In March this year, the tables were turned at the Downing Centre Local Court. This time, it was a former policeman who had to appear before a magistrate on charges of giving false evidence.
Former Northern Rivers senior police officer Shane Diehm was charged with giving false evidence during private hearings in 2011, along with several other officers.
After 10 adjournments, his case was heard on March 24. Footage was played in the courtroom, showing a motel party for the retirement of former Detective Superintendent John Alt. The police partied unaware that they were being filmed.
The Police Integrity Commission, which had its suspicions, had already arranged for the Queensland Crime and Misconduct Commission to put video surveillance video cameras in two Gold Coast hotel rooms before the party took place. There were suspicions that drugs were being obtained for the party.
This footage was central to the undercover investigation of drug use amongst Northern NSW police.
One of these rooms had been paid for by Diehm, a former Tweed/Byron inspector and other guests were police and former police, according to phone taps.
While his defence team admit he was at the party, they deny he was the one heard saying, in an alleged discussion about drugs “it takes three f***king months to get out of your system.”
In the initial hearing, Diehm arrived at the Court supported by his family. During the hearing, he was seen taking notes and shaking his head repeatedly as excerpts of the video from the night in question were played.
Another Tweed police officer was cleared of offences relating to the night in question. He was found not guilty of five counts of giving false or misleading information.
Diehm had a separate hearing and is expected to return in June.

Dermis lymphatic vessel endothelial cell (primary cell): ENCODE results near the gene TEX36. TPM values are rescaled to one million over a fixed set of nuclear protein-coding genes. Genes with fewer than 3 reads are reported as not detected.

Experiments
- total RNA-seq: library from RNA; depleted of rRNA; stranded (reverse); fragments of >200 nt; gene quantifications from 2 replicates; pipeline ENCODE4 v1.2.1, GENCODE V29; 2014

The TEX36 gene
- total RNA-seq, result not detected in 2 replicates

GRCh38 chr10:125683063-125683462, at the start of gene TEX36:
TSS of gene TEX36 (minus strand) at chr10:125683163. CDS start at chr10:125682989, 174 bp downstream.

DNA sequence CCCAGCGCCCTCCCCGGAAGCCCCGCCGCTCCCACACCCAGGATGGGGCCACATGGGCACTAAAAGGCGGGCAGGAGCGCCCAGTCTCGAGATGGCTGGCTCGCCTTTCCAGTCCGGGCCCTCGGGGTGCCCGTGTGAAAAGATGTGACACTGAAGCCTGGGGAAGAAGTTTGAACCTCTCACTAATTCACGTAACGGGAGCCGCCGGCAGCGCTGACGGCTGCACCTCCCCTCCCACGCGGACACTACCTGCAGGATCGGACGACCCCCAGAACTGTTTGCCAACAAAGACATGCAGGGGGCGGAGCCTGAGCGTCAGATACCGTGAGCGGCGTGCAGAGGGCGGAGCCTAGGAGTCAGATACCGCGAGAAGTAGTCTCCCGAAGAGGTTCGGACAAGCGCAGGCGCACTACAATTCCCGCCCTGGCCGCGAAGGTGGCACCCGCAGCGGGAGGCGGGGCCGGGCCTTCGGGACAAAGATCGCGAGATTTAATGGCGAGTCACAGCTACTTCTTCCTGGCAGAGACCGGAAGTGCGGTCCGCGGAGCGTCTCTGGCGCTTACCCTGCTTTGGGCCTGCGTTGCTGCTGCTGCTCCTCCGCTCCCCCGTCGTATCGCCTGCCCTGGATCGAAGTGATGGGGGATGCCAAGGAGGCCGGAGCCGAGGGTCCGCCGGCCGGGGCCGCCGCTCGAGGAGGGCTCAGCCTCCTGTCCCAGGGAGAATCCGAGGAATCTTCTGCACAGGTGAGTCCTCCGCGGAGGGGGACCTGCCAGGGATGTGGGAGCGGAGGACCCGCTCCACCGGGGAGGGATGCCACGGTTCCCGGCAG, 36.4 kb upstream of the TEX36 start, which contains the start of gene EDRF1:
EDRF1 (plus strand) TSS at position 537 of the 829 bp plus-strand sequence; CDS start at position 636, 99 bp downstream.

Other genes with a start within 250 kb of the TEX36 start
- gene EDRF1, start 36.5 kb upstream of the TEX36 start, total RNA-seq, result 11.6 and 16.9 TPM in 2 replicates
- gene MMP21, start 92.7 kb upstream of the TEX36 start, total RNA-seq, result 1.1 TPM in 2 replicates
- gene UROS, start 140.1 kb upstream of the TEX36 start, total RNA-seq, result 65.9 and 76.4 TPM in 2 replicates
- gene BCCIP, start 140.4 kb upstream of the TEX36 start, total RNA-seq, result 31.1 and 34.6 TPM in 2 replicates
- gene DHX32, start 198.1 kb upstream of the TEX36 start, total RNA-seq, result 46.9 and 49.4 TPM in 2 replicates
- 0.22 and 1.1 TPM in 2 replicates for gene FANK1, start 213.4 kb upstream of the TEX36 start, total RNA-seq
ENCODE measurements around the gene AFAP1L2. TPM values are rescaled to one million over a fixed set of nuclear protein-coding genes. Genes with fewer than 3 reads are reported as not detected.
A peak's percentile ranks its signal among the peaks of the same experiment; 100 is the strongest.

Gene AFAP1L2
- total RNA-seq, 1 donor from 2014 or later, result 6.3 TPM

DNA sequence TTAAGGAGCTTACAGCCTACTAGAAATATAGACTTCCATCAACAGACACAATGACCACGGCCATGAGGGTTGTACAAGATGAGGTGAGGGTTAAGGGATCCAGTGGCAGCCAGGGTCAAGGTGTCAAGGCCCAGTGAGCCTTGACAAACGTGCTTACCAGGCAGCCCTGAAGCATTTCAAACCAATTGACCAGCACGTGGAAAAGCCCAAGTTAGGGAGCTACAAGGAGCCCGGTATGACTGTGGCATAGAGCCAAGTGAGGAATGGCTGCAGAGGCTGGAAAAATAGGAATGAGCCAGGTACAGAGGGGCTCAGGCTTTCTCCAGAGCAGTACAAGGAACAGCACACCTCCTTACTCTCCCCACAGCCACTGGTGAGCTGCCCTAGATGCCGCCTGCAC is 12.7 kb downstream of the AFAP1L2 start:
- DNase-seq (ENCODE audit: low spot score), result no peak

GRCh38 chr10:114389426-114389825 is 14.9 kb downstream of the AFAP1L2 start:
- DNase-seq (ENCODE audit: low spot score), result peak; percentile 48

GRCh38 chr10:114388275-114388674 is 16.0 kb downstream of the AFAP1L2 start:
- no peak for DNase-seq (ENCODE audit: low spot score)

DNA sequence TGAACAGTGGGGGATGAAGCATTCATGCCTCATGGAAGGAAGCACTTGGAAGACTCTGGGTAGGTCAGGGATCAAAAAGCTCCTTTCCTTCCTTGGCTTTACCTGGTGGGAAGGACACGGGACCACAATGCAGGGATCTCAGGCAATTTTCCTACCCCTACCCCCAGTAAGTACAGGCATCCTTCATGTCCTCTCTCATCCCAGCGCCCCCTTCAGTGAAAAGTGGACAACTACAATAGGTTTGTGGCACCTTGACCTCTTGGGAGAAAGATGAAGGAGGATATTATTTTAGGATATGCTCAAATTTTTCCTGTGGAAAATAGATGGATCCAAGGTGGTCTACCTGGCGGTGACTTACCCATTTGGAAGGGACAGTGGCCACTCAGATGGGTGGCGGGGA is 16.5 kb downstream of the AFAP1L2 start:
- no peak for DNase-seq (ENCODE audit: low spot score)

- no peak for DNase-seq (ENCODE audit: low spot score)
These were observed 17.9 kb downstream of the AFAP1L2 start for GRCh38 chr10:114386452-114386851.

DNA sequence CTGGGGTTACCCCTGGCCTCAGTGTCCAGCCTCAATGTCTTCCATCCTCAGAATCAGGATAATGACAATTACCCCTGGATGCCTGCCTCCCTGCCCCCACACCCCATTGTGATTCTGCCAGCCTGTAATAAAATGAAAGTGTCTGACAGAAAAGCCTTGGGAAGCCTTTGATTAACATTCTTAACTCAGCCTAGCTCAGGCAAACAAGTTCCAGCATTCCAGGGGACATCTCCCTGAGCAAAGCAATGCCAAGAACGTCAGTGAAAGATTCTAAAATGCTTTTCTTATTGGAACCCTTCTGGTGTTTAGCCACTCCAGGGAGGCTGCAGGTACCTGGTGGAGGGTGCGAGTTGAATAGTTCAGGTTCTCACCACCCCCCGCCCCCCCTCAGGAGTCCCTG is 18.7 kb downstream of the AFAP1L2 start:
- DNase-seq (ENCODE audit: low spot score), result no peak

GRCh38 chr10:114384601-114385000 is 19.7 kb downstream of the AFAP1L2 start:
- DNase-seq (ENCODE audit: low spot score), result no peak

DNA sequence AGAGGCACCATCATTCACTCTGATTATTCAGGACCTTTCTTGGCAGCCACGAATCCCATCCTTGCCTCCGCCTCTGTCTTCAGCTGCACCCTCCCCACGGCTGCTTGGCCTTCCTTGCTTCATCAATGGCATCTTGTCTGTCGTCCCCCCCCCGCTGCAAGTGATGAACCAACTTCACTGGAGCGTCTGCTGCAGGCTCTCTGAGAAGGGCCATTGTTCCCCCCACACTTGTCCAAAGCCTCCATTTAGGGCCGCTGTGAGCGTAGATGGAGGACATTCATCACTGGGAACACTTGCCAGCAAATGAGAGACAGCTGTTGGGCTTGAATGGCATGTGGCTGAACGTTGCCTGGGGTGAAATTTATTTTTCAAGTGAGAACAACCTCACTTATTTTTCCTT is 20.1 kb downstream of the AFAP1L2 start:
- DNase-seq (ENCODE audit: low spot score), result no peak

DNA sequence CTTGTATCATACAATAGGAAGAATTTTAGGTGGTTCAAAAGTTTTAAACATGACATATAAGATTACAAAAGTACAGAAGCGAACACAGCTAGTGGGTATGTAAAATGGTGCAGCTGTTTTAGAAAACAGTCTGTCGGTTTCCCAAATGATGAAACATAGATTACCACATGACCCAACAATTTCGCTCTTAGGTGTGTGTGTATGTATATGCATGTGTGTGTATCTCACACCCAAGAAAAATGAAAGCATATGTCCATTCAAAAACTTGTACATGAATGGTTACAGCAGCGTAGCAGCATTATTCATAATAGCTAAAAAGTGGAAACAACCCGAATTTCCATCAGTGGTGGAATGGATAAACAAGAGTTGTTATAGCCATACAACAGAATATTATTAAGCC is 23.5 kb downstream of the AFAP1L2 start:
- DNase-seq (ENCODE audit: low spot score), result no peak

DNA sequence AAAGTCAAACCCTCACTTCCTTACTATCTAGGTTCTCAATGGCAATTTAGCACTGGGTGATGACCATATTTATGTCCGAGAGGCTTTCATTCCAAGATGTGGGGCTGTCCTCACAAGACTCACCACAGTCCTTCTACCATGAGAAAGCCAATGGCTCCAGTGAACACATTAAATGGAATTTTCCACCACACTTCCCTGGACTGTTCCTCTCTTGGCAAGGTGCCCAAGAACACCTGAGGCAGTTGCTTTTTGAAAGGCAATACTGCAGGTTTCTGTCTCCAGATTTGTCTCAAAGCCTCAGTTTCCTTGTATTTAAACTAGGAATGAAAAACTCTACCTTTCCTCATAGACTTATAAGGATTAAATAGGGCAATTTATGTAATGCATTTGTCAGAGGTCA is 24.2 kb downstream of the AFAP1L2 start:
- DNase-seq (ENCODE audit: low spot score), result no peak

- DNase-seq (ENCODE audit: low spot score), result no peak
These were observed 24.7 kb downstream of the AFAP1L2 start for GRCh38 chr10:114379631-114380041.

For Diehm who was once one of the most senior police officers on the Northern Rivers, this was not the first run-in he has had with the law: he was discharged from the police force in 2012 following an alleged positive result to cocaine at a party in Sydney and was investigated during a targeted investigation of drug use in police ranks.
To read more about Diehm’s March trial, click here.
He is not the only police to be hitting the news for misbehaviour related to Downing Centre.
In April, level four of the Downing Centre actually saw a commotion described by one witness as ‘a football match,’ as dozens of police were involved in a public brawl with a family who were themselves on trial for brawling with police.
After three of the Mehanna family members were convicted of affray, resisting arrest and assaulting police during a fight outside their Bankstown home, the case was adjourned for sentencing.
The fight broke out as the family left the courtroom. One police officer was smacked in the face as one of the family members kept screaming, “this is police brutality!”
The riot squad was called and one member of the Mehanna family was taken into custody.
Police misbehaviour is not just confined to the Downing Centre.
Earlier this year the Daily Telegraph reported the surprising statistic that one in every 40 serving police officers in the state has committed an offence (which equates to about 2.5%, or 437 officers in total).
This is up 230% over the past 5 years, although one police expert said that this is probably due to Police Commissioner Andrew Scipione cracking down on police misbehaviour and a focus on the police force prosecuting their own, rather than an actual increase of bad behaviour.
And while some NSW police chiefs may let their officers quietly resign when they were facing the courts, Scipione leaves any officers under him charged with an offence to face the criminal justice system.